|1280785. Wed Apr 11, 2018 4:26 am
|One that I think Toksvig will like:
In 1955, Dr Joyce Brothers was the first woman and second person overall to win ‘The $64,000 Question’, a game show in which contestants must answer questions correctly in order build up their cash prize, starting from $64 for answering the first question correctly to $64,000 (much alike Who wants to be a Millionaire).
As part of the format of the show, contestants would choose a topic of expertise for all the questions to be based on, in which Brothers originally chose her topic to be on psychology and was denied by producers due to the subject being too ‘vague and uninteresting’. She returned weeks later choosing boxing as her topic and in preparation for the show memorized 20 volumes of boxing encyclopedias.
However, producers took a dislike towards Brothers and decided she needed to be eliminated from the show, and therefore deliberately added questions that they thought were beyond her knowledge as to trip her up. Despite this, Brothers answered every question with incredible ease and went on to win the grand prize.
In fact, the discrimination against her winning was polar opposite to what was happening at the time for in 1959 it was revealed that a number of quiz shows circulating around the 1950s were fixed, and contestants were given assistance by show producers in order to give them an advantage. Brothers, however denied any such cheating, and was exonerated by one of the accused producers of the show. Later on, Brothers returned in a spin off named ‘The $64,000 Challenge’ in which contestants competed against experts in their fields, and once again won the top prize.
In relation to how she won, Brothers credits her ‘good memory’, although Nat Fleischer, a boxing journalist who was helping Brothers study for the show, stated that Brothers could read pages of statistics and recite them back in almost perfect memory, as to suggest she had eidetic/photographic memory, although this has never been confirmed.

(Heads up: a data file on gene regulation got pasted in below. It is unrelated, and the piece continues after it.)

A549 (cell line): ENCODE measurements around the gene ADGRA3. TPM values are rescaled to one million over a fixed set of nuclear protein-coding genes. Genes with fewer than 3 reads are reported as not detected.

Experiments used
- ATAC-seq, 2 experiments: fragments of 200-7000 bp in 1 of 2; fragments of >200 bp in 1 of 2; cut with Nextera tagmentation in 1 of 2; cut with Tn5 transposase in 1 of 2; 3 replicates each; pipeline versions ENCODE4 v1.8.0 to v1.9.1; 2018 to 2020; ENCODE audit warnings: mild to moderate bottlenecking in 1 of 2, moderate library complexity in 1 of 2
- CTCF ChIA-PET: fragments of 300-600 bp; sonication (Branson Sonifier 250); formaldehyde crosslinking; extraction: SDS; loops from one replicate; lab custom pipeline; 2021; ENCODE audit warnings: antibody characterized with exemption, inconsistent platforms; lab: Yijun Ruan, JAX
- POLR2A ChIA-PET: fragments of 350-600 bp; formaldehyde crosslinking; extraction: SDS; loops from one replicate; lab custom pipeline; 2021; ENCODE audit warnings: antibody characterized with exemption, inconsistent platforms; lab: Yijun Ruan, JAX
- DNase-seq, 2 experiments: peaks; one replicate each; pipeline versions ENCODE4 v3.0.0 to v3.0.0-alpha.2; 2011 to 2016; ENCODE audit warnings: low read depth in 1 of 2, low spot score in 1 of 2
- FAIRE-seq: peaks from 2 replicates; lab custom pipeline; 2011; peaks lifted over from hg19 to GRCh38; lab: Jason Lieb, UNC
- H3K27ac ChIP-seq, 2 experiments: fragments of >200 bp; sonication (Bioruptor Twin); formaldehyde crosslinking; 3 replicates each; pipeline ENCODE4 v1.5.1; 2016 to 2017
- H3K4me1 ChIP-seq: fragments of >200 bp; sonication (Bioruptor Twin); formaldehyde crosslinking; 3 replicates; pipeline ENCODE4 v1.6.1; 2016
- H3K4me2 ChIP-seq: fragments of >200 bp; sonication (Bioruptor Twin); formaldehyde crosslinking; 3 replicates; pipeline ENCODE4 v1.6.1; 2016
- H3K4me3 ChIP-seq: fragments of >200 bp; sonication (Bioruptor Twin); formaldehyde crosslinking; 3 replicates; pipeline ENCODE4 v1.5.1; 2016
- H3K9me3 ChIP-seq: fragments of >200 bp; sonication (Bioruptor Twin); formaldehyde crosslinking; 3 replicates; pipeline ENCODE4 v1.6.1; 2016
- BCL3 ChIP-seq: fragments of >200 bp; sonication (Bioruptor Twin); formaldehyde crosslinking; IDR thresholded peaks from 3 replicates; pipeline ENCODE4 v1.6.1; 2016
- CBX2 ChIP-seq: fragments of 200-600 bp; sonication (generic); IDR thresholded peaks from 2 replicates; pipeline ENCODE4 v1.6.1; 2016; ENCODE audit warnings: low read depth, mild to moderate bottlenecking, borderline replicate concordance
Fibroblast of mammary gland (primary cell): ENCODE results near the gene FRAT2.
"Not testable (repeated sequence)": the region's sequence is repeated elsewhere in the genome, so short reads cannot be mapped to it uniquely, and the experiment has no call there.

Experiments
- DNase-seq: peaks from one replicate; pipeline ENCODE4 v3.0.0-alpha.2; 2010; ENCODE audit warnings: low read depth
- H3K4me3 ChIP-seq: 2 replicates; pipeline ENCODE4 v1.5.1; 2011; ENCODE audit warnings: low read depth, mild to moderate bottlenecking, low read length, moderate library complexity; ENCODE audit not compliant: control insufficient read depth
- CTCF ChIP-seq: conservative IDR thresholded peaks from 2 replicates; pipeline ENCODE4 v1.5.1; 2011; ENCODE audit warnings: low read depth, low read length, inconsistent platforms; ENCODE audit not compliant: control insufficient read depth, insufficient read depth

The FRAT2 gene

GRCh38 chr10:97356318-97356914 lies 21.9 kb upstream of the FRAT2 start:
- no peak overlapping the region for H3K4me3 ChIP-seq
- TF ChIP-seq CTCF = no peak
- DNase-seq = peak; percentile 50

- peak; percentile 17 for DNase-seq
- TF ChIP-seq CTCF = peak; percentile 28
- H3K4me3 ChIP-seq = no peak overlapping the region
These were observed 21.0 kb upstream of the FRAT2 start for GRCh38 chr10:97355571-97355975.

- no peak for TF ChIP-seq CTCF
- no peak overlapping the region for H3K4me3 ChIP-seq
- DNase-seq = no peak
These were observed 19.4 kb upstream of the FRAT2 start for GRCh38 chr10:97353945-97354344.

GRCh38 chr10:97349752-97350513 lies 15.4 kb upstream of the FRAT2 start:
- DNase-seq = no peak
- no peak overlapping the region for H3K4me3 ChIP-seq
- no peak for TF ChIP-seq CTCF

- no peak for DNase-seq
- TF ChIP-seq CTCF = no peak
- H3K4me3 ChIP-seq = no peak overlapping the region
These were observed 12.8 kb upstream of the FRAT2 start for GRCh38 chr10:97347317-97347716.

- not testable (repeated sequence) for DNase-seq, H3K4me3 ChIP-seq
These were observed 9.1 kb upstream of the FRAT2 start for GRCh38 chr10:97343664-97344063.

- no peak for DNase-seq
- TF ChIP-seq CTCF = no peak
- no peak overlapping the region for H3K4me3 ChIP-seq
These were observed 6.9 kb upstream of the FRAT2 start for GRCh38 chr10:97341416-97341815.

Due to the success of her appearance on the game show, Brothers landed the position of Colour Commentator on CBS for a boxing match between Carmen Basilio and Sugar Ray Robinson, and as a result of this appearance, Brothers is considered the first woman commentator in boxing.
However, Brothers was noted for a list of other great things: She became a TV and radio psychologist in which she addressed a number of taboo subjects of the time including menopause, impotence, and sexual enjoyment. She wrote advice columns that were featured in more than 350 newspapers and hosted three of her own television shows – ‘The Dr Joyce Brothers Show’, ‘Ask Dr Brothers’ and ‘Living Easy with Dr Joyce Brothers’. She was also a feminist and an equality activist, in which she called upon for textbooks to remove their sexist bias.
Overall, a pretty cool woman and a quizzing great for sure.